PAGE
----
Biopsychosocial model

For instance, if Mdm. C feels like giving up due to fatigue and disappointment doing exercises, Mr. S would act as a motivator to motivate her to continue her efforts by encouraging and supportive words like, “Don’t stop, you’re almost there”, “Keep going, you’re doing very well”, “You can do it, it’s easy”, “Hang in there, just a while more”, “You’re doing very good, come let’s finish it together”, this indirectly would comfort the patient’s psychological discomforts and motivate her to be on the right track.

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Mr. S enquired again if Mdm. C is comfortable with the given exercises to ensure that Mdm. C knows what she is doing and why is she feeling this way, and how she copes with it if she feels like giving up due to tiredness. These covered the psychological aspects (Petty and Moore, 2007, p. 131).

Though Mdm. C came alone for this treatment, she was encouraged by both Mr. S and his assistant who are competent in Mandarin throughout the session. Thus, Mdm. C knows that she is not doing it alone. When the treatment session is over, Mr. S gave Mdm. C few sheets of paper containing the exercises she did earlier. Mr. S contacted Mdm. C’s nearest kin, her daughter to stress the importance of home exercises and ensures that Mdm.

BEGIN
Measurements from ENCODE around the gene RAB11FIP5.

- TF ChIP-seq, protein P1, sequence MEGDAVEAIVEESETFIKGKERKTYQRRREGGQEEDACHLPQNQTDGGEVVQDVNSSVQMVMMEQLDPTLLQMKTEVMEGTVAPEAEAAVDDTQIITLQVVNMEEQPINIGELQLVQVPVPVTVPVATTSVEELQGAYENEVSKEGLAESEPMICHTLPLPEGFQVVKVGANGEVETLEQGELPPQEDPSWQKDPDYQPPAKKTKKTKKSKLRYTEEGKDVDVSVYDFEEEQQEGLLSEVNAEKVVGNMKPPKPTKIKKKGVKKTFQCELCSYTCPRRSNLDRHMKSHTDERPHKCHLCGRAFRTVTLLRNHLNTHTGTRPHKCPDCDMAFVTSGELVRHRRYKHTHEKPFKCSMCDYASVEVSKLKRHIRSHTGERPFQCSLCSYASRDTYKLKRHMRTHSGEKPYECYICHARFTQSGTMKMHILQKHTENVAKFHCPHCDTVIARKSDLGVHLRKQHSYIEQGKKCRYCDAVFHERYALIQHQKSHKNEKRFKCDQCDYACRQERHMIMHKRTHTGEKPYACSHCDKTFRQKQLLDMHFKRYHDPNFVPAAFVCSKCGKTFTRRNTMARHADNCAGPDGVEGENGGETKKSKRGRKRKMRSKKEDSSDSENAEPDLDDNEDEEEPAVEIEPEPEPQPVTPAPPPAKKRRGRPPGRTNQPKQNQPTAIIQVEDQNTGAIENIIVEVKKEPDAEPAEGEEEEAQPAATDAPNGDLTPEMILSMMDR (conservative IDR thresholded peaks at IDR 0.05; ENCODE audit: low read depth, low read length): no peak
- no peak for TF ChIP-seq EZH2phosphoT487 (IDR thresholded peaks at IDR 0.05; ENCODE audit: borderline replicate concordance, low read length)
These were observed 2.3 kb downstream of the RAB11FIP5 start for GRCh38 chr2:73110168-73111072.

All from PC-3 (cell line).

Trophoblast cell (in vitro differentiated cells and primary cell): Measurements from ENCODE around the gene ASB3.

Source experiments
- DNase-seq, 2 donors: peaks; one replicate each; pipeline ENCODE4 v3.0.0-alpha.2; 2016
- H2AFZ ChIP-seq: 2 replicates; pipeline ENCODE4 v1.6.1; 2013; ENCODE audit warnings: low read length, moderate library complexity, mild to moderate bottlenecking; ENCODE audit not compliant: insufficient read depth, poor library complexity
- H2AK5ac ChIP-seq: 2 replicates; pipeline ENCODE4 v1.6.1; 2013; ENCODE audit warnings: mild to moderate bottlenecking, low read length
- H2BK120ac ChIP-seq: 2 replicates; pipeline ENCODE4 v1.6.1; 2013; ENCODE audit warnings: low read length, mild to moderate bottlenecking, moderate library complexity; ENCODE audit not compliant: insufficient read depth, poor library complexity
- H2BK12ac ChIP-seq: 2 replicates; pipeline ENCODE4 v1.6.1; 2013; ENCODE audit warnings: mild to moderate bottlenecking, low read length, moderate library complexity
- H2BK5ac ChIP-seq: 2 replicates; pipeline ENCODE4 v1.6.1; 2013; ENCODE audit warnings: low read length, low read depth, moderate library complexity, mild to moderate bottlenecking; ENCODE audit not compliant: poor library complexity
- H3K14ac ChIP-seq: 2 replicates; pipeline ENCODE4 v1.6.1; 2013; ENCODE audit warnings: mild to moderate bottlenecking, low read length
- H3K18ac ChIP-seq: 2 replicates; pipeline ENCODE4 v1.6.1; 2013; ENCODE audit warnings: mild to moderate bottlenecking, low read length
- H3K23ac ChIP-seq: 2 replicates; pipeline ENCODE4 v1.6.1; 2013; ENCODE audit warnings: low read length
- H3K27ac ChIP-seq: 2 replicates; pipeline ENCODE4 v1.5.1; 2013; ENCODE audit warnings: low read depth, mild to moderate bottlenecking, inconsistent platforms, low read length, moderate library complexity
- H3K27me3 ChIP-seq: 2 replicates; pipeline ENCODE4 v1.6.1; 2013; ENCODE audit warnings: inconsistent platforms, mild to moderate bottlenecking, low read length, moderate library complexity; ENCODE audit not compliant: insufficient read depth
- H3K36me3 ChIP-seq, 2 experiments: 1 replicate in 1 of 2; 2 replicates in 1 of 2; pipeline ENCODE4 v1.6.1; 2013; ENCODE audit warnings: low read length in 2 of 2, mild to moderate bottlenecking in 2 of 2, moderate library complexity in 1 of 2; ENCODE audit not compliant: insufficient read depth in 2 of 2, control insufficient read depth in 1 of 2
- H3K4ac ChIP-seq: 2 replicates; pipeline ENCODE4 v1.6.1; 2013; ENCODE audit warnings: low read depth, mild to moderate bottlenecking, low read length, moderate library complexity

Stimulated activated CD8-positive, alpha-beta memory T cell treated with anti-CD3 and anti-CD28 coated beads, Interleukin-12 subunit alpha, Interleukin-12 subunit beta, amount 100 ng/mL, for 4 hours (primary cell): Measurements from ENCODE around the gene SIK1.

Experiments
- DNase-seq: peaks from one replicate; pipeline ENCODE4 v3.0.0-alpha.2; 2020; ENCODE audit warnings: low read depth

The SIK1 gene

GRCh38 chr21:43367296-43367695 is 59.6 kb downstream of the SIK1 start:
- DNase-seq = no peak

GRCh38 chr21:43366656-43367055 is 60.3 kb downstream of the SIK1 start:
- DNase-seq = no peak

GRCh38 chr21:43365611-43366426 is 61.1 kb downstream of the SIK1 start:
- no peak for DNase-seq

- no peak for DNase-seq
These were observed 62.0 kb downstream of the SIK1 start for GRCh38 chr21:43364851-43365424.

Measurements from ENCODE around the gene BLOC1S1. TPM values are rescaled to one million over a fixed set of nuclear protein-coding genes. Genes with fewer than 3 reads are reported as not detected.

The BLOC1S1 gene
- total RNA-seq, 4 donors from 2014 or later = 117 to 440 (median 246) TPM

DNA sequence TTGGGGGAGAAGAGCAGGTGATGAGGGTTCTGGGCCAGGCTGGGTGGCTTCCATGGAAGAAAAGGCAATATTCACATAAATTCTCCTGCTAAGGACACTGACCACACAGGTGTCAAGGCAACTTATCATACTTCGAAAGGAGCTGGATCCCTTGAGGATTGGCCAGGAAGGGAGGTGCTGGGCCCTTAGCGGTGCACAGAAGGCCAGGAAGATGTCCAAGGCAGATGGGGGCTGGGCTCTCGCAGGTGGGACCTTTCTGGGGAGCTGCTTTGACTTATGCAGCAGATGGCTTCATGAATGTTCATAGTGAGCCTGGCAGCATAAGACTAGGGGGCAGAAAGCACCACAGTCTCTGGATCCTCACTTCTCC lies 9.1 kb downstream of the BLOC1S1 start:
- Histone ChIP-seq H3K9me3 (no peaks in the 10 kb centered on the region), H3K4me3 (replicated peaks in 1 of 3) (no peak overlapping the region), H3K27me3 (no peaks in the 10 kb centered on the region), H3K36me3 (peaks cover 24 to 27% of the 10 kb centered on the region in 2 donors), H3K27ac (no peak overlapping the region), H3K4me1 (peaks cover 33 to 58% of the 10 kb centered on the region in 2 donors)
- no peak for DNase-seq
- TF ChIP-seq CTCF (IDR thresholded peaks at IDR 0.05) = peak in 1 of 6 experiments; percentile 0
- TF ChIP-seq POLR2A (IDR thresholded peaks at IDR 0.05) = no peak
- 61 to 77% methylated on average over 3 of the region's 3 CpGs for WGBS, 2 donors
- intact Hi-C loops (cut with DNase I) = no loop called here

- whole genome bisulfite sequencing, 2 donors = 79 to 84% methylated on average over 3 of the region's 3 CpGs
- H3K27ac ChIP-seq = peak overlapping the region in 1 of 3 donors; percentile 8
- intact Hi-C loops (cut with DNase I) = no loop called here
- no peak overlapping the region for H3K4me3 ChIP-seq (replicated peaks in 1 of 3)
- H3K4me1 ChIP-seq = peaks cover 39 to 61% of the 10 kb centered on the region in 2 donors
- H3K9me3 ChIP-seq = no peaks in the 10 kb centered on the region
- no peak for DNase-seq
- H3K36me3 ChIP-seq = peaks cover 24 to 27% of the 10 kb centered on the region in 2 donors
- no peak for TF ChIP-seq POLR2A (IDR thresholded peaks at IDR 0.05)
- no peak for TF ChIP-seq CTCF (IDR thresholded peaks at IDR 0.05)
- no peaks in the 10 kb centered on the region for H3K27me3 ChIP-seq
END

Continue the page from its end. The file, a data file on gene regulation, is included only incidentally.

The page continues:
C constantly does that at home, as well as encourages the family members to participate in the exercises in helping Mdm. C to improve her muscle strength and relieve the symptoms. Mr. S educates the family members about precautions and safety at home. Mr. S strongly encouraged family members to accompany Mdm. C for her next scheduled treatment so as to overcome the language barrier and to make the family involved. These cover the sociological aspects of treatment. Sullivan, (2007, p. 52) states that ‘Social support helps the increased of self-esteem, adjusting and adapting oneself with disability.’

Conclusion

Supremacy Of The Biopsychosocial Model Of Health Over The Biomedical Model Of Health
Biomedical vs biopsychosocial model

The biopsychosocial model takes into consideration the patient’s involvement in treatment, the patient’s needs, and patient relationship with a clinician during clinical practice as this model comprises the biological, psychological, and sociological aspects of a patient. To conclude, the biopsychosocial model is practical, applicable, and agreeable as it brings enormous improvements to a patient’s condition.